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If you wanted to examine the best, most effecting teaching methods, it stands to reason that you would ask the best teachers.
Since the metaphorical process is the principal means by which spiritual growth is achieved in the physical world, it would seem logical that the process would be evident in the methods of the prophets or messengers of God. That is, if the theological tenets of the world religions are correct, the messengers of God are perfect teachers sent to direct our spiritual development. Therefore it is reasonable to assume that they would employ perfect teaching methods. When we examine the techniques they do employ, we indeed discover that analogical methodologies are at the heart of their techniques.
In fact, metaphorical devices constitute the core of the methodology employed by the founders of the world’s Faiths. The metaphorical process as a teaching technique is apparent in their actions, in their language, and in the laws they reveal. Even the persona or identity of each messenger involves the metaphorical process, for in addition to being emissaries from the divine realm come to inform us, they also exemplify the very same spirituality God is trying to encourage in us.
Put in the simplest of terms, the messengers and prophets are perfect reflections of all the attributes of God, insofar as these attributes can be dramatized in human expression. This station of perfection relates directly to humanity’s twofold purpose:
The purpose of God in creating man hath been, and will ever be, to enable him to know his Creator and to attain His Presence. – Baha’u’llah, Gleanings from the Writings of Baha’u’llah, p. 70.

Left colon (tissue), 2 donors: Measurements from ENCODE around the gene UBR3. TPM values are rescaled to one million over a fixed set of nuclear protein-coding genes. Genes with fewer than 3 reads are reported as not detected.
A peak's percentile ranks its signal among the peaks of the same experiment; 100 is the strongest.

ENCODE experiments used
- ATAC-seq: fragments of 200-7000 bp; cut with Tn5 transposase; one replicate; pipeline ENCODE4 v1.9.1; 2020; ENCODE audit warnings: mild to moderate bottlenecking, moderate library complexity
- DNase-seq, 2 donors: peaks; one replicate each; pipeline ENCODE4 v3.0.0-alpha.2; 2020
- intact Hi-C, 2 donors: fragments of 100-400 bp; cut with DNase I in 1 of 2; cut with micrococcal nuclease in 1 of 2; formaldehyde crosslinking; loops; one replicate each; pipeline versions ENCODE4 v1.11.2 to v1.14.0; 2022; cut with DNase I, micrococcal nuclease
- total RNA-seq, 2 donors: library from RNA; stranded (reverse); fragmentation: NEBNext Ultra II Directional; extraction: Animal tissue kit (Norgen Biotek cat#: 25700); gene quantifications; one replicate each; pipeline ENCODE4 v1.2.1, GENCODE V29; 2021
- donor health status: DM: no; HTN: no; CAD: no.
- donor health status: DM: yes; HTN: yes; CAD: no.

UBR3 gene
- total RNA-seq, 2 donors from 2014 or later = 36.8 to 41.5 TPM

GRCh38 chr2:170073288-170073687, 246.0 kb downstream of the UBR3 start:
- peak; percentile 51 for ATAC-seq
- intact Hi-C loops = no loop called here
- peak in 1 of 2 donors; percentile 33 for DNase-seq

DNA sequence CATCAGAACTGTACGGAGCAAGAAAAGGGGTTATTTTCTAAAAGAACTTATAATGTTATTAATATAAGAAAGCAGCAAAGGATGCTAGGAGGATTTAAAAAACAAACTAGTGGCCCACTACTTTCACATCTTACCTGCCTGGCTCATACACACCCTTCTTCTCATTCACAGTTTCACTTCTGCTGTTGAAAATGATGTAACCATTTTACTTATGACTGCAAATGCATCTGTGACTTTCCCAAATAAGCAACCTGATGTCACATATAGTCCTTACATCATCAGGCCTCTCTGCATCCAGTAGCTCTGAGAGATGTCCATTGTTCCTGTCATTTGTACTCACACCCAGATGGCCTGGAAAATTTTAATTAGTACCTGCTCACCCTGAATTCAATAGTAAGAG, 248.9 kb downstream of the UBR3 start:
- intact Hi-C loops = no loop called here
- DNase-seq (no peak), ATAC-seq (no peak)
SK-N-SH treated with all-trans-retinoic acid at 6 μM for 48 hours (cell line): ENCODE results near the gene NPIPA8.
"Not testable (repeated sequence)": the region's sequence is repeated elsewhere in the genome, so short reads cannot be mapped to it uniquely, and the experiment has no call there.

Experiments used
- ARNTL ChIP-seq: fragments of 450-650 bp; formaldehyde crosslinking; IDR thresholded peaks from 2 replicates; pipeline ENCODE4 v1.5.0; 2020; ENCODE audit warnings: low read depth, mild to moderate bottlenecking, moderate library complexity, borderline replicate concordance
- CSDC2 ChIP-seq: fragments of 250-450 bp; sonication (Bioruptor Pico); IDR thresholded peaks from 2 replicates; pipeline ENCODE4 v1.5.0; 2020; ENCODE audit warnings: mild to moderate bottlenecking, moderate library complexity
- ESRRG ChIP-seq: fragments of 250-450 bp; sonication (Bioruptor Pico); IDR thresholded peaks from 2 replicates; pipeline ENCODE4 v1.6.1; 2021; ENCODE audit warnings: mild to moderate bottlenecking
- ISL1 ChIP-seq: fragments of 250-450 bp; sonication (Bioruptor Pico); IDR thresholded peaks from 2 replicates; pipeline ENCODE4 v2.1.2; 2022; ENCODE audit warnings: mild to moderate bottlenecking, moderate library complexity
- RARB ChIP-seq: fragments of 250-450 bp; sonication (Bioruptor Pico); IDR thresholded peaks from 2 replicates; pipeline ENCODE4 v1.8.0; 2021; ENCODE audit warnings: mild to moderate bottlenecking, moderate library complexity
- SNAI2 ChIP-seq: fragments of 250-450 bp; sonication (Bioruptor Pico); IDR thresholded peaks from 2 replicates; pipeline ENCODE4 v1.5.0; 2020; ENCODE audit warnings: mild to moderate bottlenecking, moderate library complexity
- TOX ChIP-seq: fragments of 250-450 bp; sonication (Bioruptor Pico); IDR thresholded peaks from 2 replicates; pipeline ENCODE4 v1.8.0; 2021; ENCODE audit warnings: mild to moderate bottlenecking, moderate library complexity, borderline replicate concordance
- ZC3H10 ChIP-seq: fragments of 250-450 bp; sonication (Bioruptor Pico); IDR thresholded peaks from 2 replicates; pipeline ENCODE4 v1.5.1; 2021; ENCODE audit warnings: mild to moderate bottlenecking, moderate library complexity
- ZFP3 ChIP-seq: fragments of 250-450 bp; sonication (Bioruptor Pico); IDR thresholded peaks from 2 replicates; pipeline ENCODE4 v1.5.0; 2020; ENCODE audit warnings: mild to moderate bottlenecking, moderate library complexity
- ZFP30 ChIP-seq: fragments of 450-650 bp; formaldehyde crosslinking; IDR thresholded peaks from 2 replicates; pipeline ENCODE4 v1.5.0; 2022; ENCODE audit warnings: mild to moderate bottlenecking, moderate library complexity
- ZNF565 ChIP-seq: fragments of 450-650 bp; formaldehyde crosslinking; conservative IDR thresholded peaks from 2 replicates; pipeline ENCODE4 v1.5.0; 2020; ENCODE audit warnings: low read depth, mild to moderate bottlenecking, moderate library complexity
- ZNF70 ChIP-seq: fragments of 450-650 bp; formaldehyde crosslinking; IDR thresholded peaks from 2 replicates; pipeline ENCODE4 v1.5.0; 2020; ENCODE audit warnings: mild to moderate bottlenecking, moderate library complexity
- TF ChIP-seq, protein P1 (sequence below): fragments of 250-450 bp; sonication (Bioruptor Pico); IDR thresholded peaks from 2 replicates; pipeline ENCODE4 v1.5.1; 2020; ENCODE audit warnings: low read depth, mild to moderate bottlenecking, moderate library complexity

Since the Baha’i writings depict God as essentially unknowable, the most effective means of knowing God is to know His messengers who, as a prism makes visible the concealed attributes of light, reveal to us the constituent qualities of Godliness.
In this sense it is clear that attaining the presence of God, as described in the scriptures of various religions, does not imply attaining physical proximity to God, but rather changing the spiritual condition of our souls so that we are constantly increasing our capacity for acquiring the spiritual attributes of God, for becoming more like Him.
Yet, as we have already seen, acquisition of spiritual attributes cannot take place without understanding. In effect, knowing God and attaining His presence are two aspects of one process. In this regard Baha’u’llah points out in his Most Holy Book that we cannot sever the recognition of God’s messengers from obedience to His laws: “These twin duties are inseparable. Neither is acceptable without the other.” – p. 19.
Recognition of the prophet is, therefore, a necessary prerequisite for spiritual advancement; it is not sufficient simply to follow a pattern of behavior. But this is not an arbitrary requirement. Recognition of the messenger of God implies more than perceiving the validity of his description of the universe, the pragmatic value of his ordinances, or even the value of his sacrificial life. It involves perceiving the way in which the messenger “metaphorizes” or dramatizes God for us.